Tag Archives: Steve Albini

Ep. #287: Fake Limbs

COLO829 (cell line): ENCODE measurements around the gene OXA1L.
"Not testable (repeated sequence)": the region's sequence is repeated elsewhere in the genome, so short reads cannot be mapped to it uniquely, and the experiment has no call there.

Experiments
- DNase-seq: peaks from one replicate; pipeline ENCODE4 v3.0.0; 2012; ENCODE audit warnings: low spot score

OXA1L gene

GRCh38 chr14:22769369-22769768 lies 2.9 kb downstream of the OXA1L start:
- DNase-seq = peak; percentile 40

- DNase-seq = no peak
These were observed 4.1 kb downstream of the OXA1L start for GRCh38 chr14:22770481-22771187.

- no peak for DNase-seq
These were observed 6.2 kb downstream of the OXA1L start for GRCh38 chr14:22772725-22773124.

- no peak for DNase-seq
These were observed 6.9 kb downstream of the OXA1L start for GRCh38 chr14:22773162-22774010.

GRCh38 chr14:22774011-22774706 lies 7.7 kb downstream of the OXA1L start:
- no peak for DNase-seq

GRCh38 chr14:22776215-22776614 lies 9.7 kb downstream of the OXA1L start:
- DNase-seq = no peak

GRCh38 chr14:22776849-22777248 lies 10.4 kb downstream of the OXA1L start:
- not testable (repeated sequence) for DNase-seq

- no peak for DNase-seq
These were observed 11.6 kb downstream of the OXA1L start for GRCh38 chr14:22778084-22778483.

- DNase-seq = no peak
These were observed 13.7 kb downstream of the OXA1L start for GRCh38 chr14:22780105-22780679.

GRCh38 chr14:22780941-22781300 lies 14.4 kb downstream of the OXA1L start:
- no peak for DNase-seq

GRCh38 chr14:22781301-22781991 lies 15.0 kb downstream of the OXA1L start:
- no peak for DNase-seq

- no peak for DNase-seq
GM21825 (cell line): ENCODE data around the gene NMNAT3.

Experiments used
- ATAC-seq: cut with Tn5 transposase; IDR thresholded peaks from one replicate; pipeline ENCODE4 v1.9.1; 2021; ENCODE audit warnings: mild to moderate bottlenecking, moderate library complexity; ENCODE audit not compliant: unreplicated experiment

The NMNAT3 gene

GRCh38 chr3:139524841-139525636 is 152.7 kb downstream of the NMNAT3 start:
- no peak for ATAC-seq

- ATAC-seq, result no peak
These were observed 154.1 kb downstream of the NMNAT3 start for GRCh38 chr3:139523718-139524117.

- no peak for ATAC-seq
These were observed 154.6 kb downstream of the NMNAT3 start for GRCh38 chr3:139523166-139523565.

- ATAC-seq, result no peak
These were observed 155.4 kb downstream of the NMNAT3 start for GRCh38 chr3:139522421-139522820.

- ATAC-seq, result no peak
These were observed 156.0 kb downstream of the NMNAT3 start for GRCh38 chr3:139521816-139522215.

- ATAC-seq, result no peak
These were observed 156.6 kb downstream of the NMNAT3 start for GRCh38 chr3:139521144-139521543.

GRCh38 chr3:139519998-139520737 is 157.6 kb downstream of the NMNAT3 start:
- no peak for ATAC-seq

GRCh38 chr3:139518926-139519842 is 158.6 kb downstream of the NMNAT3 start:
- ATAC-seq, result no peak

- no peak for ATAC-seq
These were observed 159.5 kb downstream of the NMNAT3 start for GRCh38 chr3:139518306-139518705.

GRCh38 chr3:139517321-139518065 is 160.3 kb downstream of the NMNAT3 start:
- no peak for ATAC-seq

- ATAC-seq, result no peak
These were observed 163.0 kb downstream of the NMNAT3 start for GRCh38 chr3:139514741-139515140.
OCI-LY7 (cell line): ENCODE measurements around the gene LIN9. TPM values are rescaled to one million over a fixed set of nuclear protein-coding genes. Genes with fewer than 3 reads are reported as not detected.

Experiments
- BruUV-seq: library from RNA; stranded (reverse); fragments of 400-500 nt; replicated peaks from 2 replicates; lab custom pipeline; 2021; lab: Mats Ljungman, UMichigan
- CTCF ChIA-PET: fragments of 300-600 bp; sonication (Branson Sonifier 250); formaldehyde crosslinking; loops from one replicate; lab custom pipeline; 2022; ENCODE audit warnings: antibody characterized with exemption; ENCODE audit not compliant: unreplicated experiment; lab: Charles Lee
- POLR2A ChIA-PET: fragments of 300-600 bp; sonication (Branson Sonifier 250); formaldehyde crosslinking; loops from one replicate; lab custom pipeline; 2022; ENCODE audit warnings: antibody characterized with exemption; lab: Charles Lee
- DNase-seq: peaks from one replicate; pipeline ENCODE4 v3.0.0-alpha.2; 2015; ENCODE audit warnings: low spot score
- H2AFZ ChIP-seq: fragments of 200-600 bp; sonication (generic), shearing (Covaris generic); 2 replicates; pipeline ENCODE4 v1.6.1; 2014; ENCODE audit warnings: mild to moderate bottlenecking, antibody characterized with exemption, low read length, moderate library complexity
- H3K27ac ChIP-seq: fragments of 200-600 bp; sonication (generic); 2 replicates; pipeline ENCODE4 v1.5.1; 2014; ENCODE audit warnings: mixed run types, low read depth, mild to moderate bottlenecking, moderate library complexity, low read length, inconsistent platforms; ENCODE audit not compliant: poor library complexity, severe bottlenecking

Fake Limbs are a noisy rock band who hail from the west side of Chicago, Illinois. Known for creating a kind of “social justice street rock” that’s exhilarating and outspoken, the band formed in 2011 and have released three acclaimed full-length albums, including 2016’s Matronly, which is out now via Don Giovanni Records. Fake Limbs have been on the road a bunch of late and, before their recent show at the Silver Dollar in Toronto, lead singer Stephen Sowley and I ate some pizza at Fresca, just west of College and Spadina, and then we talked about his time in Toronto and tour managing, Jenny Hval, Screaming Females don’t really need roadies, driving and sleeping in cars and planes, Brendan Fraser and The Mummy, Danny Brown’s leather sleep mask, flight recliners, Ted, Colin Atrophy’s Slice Harvester, Fresca Pizza in Toronto, Chicago and Montreal, living in upstate New York, Second City and comedy, The Blues Brothers, not from Chicago, the Cubs’ World Series win, loser town, a goat and Steve Bartman, baseball points, a momentary Sowley curse, loving the Cubs and Wrigley Field and Toronto Blue Jays fans, so Grohl, working at Electrical Audio with Steve Albini, studio managing, encountering Iggy and the Stooges within weeks of taking a job at EA, the Breeders, working at Reckless Records, cashing Albini out on his first day at RR, lending Iggy $40, going to see Gimme Danger on election night, how Jim Jarmusch’s film basically overlooked the last Stooges record The Weirdness, which Albini engineered, election night predictions, phones on and off in the movie theatre, no surprise, voter participation, echo chambers, the shock, feeling ill- and misinformed about class-based anger, how Trump did everything he possibly could to willfully lose this election, people steeling themselves for the next four years, people who protest, The Dark Knight Rises, the left and exclusion and intersectionality, Michael Moore’s Facebook Live report during a recent protest in New York City, rationale, the ‘this will be good for comedy/punk rock’ stupidity, hoping for empathy, talking about Fake Limbs and their album Matronly, Black Lives Matter and “An Inconvenience,” Trump’s cabinet, what is punk, dinner with Grace Ambrose, Phleg Camp, the Jesus Lizard, Carla Bozulich, influence projection, idiots, Don Giovanni Records, Moor Mother’s Fetish Bones, more hugs, Bandcamp and Jes Skolnik, the Fugazi Live Archive, the song “Lil Bit,” and that was all from Fresca.